Jane went because she hated herself, hated her life.
"Change," she told herself in the vacant lobby, past the empty elevator shaft, and onto the stairs. "Change," said as she pressed on a door with a hole where the knob should have been.
The room beyond was a studio apartment with linoleum floors and bare walls, all weakly illuminated by an electric lamp on its side. The odor was an olfactory hallucination, a rank impossibility in such a building: an all too real antiseptic – nauseating in its intensity – covering a natural aroma, a smell like entrails and sweat, dirt and hard sun.
"Change," whispered to herself, a prayer and a talisman.
A figure was hunched over in the far corner, beating his fingers on the ground, claws clacking on the tiles. "In or out," he said, breathing out lazy rings of smoke. "Come or go."
"I heard you can change me."
He wheezed and laughed. "A predator, right? Something with claws and guts, something that doesn't back down?" He threw his cigarette, and it rolled to a stop by her leg, smoking impotent on the ground.
He stopped laughing. "I'm always fucking right," he said. His head was surrounded by distant gold, a dull halo in the shadows.
Jane's head was swimming. "I don't want to be me anymore," she said, thinking of John.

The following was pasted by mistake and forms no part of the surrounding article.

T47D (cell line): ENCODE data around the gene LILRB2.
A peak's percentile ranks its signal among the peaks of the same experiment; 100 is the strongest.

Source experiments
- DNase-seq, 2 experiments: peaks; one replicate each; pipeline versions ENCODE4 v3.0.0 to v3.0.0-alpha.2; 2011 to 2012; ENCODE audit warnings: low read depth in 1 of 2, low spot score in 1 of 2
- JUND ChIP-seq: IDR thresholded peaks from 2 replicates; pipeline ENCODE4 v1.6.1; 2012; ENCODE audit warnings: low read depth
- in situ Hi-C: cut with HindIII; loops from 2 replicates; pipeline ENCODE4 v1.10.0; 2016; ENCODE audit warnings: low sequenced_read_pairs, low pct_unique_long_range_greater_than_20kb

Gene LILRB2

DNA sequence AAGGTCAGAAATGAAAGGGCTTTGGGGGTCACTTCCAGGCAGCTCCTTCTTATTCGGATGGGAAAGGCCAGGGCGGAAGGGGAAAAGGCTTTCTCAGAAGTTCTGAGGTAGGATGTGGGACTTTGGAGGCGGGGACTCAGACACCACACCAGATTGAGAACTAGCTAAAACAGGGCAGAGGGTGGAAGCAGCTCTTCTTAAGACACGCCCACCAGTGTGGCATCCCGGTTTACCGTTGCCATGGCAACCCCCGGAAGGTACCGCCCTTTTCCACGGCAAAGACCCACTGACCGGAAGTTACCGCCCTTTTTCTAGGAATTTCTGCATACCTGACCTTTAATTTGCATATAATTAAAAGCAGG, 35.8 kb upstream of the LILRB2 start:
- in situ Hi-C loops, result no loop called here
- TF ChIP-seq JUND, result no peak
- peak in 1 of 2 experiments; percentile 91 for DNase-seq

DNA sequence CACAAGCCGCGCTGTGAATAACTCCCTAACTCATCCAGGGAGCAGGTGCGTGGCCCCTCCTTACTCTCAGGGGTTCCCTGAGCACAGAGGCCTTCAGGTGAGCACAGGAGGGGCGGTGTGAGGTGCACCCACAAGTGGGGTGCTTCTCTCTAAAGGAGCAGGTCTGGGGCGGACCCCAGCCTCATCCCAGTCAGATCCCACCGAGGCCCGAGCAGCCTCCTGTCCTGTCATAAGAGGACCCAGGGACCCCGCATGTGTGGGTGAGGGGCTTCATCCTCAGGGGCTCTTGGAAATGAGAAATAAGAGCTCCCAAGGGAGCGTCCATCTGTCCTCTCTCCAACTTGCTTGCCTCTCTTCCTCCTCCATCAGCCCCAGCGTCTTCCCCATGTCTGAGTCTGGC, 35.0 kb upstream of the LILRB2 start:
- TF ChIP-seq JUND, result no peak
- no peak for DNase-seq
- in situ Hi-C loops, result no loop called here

He stood up and tottered over to her, features flat and furred. "It will all be okay," he said, grip too tight on her arm. "Might want to shut your eyes."
"Will it hurt?" she asked.
"Change isn't easy. Never as simple as you think it'll be." Then he was fumbling with something in the darkness, and the needle was sliding into her flesh. "And you never know what you're going to get."
He shoved her down, and she landed on her hands and knees. The antiseptic stench was parting, now, gates coming wide to reveal what was beyond. She felt lost, felt found, felt like her body was made of dripping cement.
"It's not like that," he said. "Not visiting some guy and telling him what you want to be."
Her eyes were wide open but she couldn't move. Her limbs were loose and weighted, her flesh flowing like a silt-filled tide.
"No one else can make you assertive," he said, then he dropped to all fours beside her, circling her with a natural gait that made a mockery of her crude writhing. His eyes shined in the dark.
Her nails dropped away, but prey's hooves came instead of hunter's claws. He was straddling her now, his too-large jaws just above her tender throat.
"All others can do," he said, "is hunt you down."
Jane Doe, prey to the end, didn't struggle beneath him.